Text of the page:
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Branco v. Branco

Court of Appeals of Texas, Eleventh District

March 9, 2017

YVONNE DE BIVAR BRANCO, Appellant
v.
JOSE FRANCISCO DE BIVAR BRANCO, Appellee

         On Appeal from the 161st District Court Ector County, Texas Trial Court Cause No. B-140432

          Panel consists of: Wright, C.J., Willson, J., and Bailey, J.

          MEMORANDUM OPINION

          PER CURIAM

         On January 30, 2017, Yvonne de Bivar Branco filed a notice of appeal from the trial court's refusal to entertain a motion for final judgment. In her notice of appeal, Yvonne also indicated that she wished to prematurely appeal the summary judgment signed on November 22, 2016, in favor of Jose Francisco de Bivar Branco. We dismiss the appeal for want of jurisdiction. See Tex. R. App. P. 42.3(a).

         Upon docketing this appeal, the clerk of this court wrote the parties and informed them that the notice of appeal appeared to be untimely as the trial court had signed the orders in which it granted summary judgment and nonsuit on November 22, 2016. We requested that Appellant respond and show grounds to continue the appeal.

         Appellant filed a response in which she urges that the notice of appeal was timely with respect to the trial court's refusal to entertain her postjudgment motions and that the trial court's November 22 orders did not dispose of all claims and were not final and appealable. We disagree.

         A summary judgment is final for purposes of appeal "if and only if either it actually disposes of all claims and parties then before the court, regardless of its language, or it states with unmistakable clarity that it is a final judgment." Lehmann v. Har-Con Corp., 39 S.W.3d 191, 192 (Tex. 2001). Although the order granting partial summary judgment was not itself a final judgment and contained no language to indicate that it was intended to be a final judgment, it disposed of all of Appellant's claims. The trial court ruled that Appellant shall "take nothing" against Appellee "on all causes of action associated with her petition to Domesticate Foreign Judgment and all amended petitions seeking to enforce the March 26, 1991, judgment for debt granted by summary judgment in South Africa."

         The remaining claims, those filed by Appellee against Appellant, were disposed of by nonsuit. On November 10, 2016, Appellee filed a motion for nonsuit as to "all counter-claims" against Appellant, including Appellee's request for attorney's fees as sanctions and costs of litigation. On November 22, the trial court entered an order by which it granted Appellee's motion for nonsuit. We conclude that the partial summary judgment in combination with the nonsuit actually disposed of all parties and all claims and, together, constituted a final and appealable judgment. See H. B. Zachry Co. v. Thibodeaux, 364 S.W.2d 192, 193 (Tex. 1963) (one final judgment existed because interlocutory order that disposed of one defendant became final when a subsequent order dismissed remaining defendant).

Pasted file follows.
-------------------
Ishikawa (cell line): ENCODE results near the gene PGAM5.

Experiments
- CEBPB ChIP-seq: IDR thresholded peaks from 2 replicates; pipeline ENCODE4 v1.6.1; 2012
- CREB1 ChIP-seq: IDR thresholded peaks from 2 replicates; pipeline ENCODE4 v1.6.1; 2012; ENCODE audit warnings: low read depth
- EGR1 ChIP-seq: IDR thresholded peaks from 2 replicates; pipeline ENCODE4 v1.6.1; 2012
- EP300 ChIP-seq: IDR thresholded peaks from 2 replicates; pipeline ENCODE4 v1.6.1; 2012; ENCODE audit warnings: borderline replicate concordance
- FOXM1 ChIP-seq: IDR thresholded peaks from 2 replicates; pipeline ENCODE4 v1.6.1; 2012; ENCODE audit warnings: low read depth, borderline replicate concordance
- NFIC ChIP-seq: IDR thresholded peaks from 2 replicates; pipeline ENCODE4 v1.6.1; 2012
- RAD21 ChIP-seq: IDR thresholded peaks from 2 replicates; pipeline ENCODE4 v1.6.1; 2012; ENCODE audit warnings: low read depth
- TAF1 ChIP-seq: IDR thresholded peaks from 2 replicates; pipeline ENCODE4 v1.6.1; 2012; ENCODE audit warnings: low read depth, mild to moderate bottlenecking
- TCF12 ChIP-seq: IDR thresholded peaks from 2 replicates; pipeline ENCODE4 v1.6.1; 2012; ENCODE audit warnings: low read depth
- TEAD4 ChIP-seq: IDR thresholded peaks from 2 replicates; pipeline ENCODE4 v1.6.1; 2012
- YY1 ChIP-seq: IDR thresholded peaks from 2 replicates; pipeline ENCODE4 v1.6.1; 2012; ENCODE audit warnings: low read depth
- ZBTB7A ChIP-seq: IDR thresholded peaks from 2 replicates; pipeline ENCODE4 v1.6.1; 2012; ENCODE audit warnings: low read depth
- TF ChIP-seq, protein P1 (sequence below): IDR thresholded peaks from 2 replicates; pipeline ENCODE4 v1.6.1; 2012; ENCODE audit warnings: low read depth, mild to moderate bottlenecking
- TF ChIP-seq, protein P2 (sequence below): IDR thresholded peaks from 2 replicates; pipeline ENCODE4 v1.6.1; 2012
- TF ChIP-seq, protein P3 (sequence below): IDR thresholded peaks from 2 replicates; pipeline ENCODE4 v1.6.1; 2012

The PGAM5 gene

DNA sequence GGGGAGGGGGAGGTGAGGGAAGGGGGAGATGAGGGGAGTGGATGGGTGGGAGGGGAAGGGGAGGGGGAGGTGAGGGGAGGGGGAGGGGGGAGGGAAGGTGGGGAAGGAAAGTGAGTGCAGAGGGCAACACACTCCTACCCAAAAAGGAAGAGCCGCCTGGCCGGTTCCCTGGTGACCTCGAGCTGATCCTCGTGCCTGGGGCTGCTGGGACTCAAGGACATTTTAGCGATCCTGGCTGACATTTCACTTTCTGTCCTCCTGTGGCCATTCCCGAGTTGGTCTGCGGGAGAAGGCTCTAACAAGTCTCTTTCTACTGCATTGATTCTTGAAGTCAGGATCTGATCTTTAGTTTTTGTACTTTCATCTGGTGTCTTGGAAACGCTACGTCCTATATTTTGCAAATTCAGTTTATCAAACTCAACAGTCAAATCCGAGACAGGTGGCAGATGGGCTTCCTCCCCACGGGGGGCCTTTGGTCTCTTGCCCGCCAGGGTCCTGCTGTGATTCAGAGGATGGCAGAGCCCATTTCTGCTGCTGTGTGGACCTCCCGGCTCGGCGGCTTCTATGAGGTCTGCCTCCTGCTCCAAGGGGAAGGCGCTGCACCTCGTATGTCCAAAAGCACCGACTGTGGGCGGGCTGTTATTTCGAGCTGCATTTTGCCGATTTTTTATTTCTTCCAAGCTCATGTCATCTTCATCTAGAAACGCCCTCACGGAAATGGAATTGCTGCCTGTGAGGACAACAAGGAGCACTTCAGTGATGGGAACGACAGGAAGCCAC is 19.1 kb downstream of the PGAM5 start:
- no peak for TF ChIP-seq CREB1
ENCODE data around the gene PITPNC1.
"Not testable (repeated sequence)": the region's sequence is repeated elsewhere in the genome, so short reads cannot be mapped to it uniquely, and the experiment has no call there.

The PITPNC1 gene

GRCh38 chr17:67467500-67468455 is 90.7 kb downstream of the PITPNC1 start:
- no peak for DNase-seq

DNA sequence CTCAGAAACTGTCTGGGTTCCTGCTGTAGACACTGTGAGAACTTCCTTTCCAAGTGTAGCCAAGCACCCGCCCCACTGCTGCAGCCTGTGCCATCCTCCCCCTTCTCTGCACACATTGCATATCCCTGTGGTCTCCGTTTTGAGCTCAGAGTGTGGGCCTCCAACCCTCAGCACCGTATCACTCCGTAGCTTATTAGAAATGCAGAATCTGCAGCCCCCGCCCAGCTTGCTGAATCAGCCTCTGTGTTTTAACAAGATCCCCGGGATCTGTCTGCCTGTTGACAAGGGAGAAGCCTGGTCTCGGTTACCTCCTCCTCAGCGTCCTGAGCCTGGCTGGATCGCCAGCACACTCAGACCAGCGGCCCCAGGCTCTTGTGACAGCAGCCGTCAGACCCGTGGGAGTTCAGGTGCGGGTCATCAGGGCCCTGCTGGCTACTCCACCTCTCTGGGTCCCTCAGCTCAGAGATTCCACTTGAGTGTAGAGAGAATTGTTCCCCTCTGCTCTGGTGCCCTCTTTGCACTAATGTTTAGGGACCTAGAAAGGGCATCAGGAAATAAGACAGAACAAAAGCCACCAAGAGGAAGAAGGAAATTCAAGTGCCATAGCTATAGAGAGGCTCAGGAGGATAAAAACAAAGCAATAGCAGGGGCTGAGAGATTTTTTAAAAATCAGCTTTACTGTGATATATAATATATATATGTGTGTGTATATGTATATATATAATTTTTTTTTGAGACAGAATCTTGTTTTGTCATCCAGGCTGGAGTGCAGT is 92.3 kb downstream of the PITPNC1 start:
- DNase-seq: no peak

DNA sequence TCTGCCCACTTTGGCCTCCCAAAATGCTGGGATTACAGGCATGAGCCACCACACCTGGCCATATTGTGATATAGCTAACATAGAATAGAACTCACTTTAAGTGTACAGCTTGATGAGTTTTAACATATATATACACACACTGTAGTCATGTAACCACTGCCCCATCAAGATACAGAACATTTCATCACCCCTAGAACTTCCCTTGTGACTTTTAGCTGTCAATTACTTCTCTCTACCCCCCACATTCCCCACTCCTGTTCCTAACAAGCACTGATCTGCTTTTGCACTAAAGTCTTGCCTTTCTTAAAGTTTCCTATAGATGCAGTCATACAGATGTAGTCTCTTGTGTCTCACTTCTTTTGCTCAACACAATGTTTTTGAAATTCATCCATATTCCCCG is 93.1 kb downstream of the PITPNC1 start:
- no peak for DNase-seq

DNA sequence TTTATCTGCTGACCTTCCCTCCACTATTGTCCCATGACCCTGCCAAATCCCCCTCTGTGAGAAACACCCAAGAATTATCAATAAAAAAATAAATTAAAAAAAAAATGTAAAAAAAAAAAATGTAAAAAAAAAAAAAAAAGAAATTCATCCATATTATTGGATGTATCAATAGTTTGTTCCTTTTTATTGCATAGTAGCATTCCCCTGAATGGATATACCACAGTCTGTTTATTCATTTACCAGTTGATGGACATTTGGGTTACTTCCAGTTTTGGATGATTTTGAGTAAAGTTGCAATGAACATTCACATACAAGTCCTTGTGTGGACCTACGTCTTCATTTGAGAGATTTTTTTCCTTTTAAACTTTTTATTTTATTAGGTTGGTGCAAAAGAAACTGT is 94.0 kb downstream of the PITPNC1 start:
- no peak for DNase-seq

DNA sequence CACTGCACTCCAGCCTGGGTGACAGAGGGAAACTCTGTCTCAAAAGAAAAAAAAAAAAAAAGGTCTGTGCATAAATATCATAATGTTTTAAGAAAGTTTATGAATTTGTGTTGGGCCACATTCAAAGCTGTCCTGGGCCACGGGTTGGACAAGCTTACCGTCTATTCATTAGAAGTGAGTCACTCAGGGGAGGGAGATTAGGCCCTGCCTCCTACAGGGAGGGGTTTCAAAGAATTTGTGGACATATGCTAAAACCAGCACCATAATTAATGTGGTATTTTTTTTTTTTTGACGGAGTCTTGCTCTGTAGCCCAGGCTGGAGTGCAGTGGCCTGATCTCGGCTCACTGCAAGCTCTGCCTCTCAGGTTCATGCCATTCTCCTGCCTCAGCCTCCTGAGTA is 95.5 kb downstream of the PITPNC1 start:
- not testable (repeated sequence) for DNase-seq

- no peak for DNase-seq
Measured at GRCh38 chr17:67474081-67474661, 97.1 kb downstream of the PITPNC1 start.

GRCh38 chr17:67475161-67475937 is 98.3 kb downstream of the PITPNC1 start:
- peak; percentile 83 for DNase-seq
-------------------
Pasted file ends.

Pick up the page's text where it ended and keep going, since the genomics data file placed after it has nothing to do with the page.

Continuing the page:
Additionally, the trial court's refusal to entertain a postjudgment motion is not itself appealable. See Guajardo v. Conwell, 46 S.W.3d 862, 863-64 (Tex. 2001) (determining that trial court's dismissal of postjudgment motion was not an appealable order). Appellant's argument is based on her contention that the trial court had a ministerial duty to enforce the domesticated foreign judgment, which she asserts was final and no longer subject to challenge. Regardless, the trial court's refusal to act on Appellant's motions does not constitute an appealable judgment. We hold that the time period for Appellant to perfect an appeal or file a motion for new trial began to run on November 22, 2016.

         The clerk's record reflects that Appellant did not file a motion for new trial but that she did file two postjudgment motions on January 17, 2017, fifty-six days after the date that the trial court signed the order granting partial summary judgment and the order granting nonsuit. Thus, even if either of Appellant's postjudgment motions could be considered a motion for new trial, neither was filed within the thirty-day time limit. See Tex. R. Civ. P. 329b(a). Absent a timely filed motion for new trial, the notice of appeal was due to be filed on December 22, 2016, thirty days after the judgment was signed or, at the very latest, January 6, 2017, with a fifteen-day extension. See Tex. R. App. P. 26.1, 26.3. However, Appellant did not file a notice of appeal until January 30, 2017. Her notice of appeal was, therefore, untimely. Absent a timely notice of appeal, this court is without jurisdiction to consider this appeal. See Wilkins v. Methodist Health Care Sys., 160 S.W.3d 559, 564 (Tex. 2005); Garza v. Hibernia Nat'l Bank, 227 S.W.3d 233 (Tex. App.- Houston [1st Dist.] 2007, no pet.); see also Verburgt v. Dorner, 959 S.W.2d 615, 617 (Tex. 1997).

         Because the trial court's refusal to entertain Appellant's postjudgment motions is not itself appealable and because Appellant did not timely file a notice of appeal based upon the November 22 final-judgment date, we have no jurisdiction to entertain this appeal.

         Accordingly, we dismiss this appeal for want of jurisdiction. See ...


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